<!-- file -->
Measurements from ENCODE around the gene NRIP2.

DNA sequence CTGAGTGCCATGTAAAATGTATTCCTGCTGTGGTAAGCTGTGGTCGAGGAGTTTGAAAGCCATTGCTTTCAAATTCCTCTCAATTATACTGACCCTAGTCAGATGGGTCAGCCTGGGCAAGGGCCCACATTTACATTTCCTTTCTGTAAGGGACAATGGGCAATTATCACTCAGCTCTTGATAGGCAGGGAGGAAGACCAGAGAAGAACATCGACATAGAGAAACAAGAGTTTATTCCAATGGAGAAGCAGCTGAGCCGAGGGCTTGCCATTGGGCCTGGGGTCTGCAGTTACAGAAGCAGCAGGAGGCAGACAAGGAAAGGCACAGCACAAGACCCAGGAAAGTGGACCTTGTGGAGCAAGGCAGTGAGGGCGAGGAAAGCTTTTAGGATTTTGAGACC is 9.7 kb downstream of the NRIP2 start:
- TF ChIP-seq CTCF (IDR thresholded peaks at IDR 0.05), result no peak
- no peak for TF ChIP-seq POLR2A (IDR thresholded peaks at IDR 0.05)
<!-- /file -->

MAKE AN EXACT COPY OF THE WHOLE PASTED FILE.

Measurements from ENCODE around the gene NRIP2.

DNA sequence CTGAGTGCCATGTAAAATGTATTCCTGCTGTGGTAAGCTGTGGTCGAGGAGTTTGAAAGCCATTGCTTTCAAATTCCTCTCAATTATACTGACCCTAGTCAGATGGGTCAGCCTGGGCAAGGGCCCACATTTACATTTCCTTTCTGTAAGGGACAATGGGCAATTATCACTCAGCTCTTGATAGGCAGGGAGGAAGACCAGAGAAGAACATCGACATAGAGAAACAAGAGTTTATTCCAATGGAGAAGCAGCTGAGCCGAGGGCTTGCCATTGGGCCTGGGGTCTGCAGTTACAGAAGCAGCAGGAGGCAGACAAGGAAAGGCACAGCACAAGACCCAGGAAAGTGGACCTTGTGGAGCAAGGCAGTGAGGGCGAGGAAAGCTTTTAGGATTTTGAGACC is 9.7 kb downstream of the NRIP2 start:
- TF ChIP-seq CTCF (IDR thresholded peaks at IDR 0.05), result no peak
- no peak for TF ChIP-seq POLR2A (IDR thresholded peaks at IDR 0.05)